D.W: “I remember those fights, where I was the outside guy coming in with no-one backing me. I went across to the US, to Mississippi, for one example, knocking down [Jose] Ribalta (this was in the 1993 ‘Peoples’ Choice Heavyweight Tournament’). Let me ask, you now, Jim, how is it that I knocked the guy down three times in a three-round fight, but he won (on points)!?”

Q: That was crazy, I remember that tournament….

D.W: “So I looked at that, right, I looked at guys that I beat…. When I fought Bert Cooper, Bert Cooper was looking like a mess and the referee was about to stop the fight, yet he got the decision (laughs). So I said to myself, ‘Okay, I’m the away fighter, fighting in America.’ But that happens, and I don’t cry about it. No doubt, if you don’t have the right people looking out for you, you’re going to struggle. I think I got a break pushing through, because there weren’t that many heavyweights who could box and punch. If you could box as well as punch, you had a chance of beating the big, ponderous heavyweights, and I got through by that.”

Q: You could do both, and some would say you were stuck between two styles, that of boxer and big puncher. Is that fair?

D.W: “Yeah, I was a little. I liked the idea of boxing as entertainment, punching. I aways wanted to put on a show.”

Q: How was it you got to work with Angelo Dundee, I think for the Lennox fight?

D.W: “I’d been training in New York, some years before, and I met Angelo. He liked talking to me and he liked my style, so he came onboard. And I liked him being onboard. He was like a psychologist.”

Q: What would you say are the best things he taught you?

D.W: “What he did show me, was that you could win! He always told you to keep the right attitude, he was always motivating you, that’s his key. I do that with guys now; I never tell guys that they can’t do it. I always tell them they can do it if they put their mind to it. And don’t forget that he’s come from working with guys like Muhammad Ali. So just to be in his presence, it was great to hear how to overcome obstacles and challenges.”

Q: And famously, you sparred a lot of rounds with a peak Mike Tyson. And he couldn’t do anything to you!

D.W: “Mike, well, Mike (laughs)…. he never liked guys who could jab and move, and that’s what I could do, I could jab and move. So, Mike, he tried to set me up with shots, but I was smart enough to know now to stay around and get tagged by him! Mike was “Iron Mike” at the time. But you know, a lot of guys get beaten up in sparring. A lot of guys who get injured in boxing; it happens in sparring. Hard, hard sparring sessions that take a lot out of you. My mind has never been to go and get into gym wars, because gym wars so ruin a lot of guys. Gym wars…..you go to Philadelphia, you’d see some amazing fights, gym fights, but those guys never make it out of the gym. Fighting out of The Blue Horizon or wherever, a lot of them end up having too many wars in the gym. To me, boxing is about being able to protect yourself, move you head, protect your head.”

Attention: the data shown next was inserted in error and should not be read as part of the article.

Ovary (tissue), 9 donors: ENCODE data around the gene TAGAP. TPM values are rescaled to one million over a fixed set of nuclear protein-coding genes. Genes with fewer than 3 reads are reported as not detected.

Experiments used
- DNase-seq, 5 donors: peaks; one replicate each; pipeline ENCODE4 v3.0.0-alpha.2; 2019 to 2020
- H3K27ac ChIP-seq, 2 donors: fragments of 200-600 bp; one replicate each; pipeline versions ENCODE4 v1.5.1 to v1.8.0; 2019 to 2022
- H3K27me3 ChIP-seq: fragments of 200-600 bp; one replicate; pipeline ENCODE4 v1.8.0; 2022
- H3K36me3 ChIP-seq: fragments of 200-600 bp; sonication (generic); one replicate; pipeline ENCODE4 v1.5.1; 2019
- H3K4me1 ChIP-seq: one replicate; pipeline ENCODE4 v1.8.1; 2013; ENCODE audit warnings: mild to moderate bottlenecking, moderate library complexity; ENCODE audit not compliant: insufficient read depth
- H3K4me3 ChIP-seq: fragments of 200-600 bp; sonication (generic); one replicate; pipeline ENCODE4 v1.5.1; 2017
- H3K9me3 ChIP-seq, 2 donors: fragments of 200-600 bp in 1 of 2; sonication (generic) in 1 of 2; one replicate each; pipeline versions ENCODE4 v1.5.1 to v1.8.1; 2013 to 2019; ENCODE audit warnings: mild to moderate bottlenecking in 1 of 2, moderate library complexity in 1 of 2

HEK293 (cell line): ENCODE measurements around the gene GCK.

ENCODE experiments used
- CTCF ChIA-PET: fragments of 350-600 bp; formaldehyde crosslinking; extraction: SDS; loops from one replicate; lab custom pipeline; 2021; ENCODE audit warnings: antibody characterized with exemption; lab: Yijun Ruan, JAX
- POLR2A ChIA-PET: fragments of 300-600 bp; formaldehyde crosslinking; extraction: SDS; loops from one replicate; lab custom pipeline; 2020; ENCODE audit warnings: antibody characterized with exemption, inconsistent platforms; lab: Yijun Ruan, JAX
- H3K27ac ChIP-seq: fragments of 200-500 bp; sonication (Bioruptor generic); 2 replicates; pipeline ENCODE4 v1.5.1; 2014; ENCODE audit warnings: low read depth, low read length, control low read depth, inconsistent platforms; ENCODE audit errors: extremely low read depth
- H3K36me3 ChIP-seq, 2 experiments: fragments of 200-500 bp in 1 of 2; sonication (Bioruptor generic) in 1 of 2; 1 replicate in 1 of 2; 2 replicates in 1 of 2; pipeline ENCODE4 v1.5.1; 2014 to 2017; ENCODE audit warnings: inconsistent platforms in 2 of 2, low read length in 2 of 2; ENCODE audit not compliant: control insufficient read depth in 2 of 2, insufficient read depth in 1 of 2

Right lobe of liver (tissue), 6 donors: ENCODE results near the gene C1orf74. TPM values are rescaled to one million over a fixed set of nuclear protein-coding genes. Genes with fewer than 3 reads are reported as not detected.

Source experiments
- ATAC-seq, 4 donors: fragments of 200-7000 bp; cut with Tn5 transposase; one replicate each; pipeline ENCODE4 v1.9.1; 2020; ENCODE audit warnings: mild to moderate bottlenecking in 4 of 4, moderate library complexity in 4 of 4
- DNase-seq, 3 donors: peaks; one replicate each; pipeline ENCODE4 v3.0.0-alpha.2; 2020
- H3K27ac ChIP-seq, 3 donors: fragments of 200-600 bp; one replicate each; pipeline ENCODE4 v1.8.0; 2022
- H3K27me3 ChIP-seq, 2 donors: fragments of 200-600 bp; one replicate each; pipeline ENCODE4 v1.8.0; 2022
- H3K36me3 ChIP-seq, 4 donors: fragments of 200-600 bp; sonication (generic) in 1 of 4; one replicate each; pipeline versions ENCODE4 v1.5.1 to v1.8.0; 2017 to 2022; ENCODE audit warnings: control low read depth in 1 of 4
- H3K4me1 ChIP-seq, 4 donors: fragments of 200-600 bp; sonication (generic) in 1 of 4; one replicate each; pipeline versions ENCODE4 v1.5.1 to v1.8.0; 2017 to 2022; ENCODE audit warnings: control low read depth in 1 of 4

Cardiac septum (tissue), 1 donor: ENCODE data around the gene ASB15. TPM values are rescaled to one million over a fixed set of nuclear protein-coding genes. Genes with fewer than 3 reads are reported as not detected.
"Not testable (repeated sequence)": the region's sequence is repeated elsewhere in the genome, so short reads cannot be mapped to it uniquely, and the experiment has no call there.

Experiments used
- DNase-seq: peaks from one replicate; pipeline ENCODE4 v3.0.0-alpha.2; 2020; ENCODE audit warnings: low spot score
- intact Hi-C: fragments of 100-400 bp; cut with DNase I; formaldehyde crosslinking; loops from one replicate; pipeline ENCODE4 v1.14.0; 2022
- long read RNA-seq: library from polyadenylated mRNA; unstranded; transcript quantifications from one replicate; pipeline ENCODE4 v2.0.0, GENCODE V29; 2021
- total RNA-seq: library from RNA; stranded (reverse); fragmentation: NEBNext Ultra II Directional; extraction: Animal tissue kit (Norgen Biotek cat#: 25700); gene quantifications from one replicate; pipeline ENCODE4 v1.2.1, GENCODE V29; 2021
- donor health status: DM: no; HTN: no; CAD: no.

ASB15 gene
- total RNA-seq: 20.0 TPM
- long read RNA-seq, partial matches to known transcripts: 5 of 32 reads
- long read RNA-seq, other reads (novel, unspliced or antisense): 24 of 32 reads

Q: Did you also spar Larry Holmes and Gerry Cooney?

D.W: “Yeah. I never had an amateur career, as I said. But what I did was, I went to any gym, I took it upon myself to really learn the game. I used to read the old Ring Magazine, and KO Magazine. They would have stories of fighters travelling around, sparring with everyone. The great Larry Holmes, everyone, they sparred with everyone, to learn the game. I tried to adopt that into my programme – to learn and spar. Even over here, I went and sparred Bruno, everyone, I travelled around. I travelled around New York, Philadelphia, everywhere, to spar and to learn. I practised what I preached – I went out there to learn and to work in an effort to become a champion, and it worked. Thankfully.”

Q: What did Larry Holmes think of your jab? He had perhaps the greatest jab in heavyweight history!

D.W: “Larry Holmes, he came out with me [on the ring walk], and after the fight [with Ribalta], he thought I won that fight as well. In my head, I was thinking, ‘wow, Larry Holmes is talking with me!’ He stayed with me in the dressing room after, and I went to go to Philadelphia to train after, because of his advice. He’s one of the greatest heavyweights ever.”

Q: I’ve got to ask you about the two utterly bizarre fights you had in France with Jean-Maurice Chanet. There was a massive riot after one of those two fights – was it the first or the second fight?

D.W: “The riot was the second fight. When you go to someone’s backyard to fight, you never know what’s in place. I went over as the [European] champion, but with no real protection. You know, boxing is a funny game. You have to be careful where you eat, if anyone can spike your drink. You never know. So we took our own team, our own chef, our own security team, for travelling around, you know? I don’t like to accuse anyone, but if you remember, I blew this guy away in the first minute-and-a-half. The referee was about to stop the fight. But he let the fight go on, to give the crowd a round. And the difference between one round and two rounds [for me] was like night and day. I just had no more desire to fight. It was just strange. I don’t know what happened.”

Fans can read Derek’s regular column over at UK Boxing News website.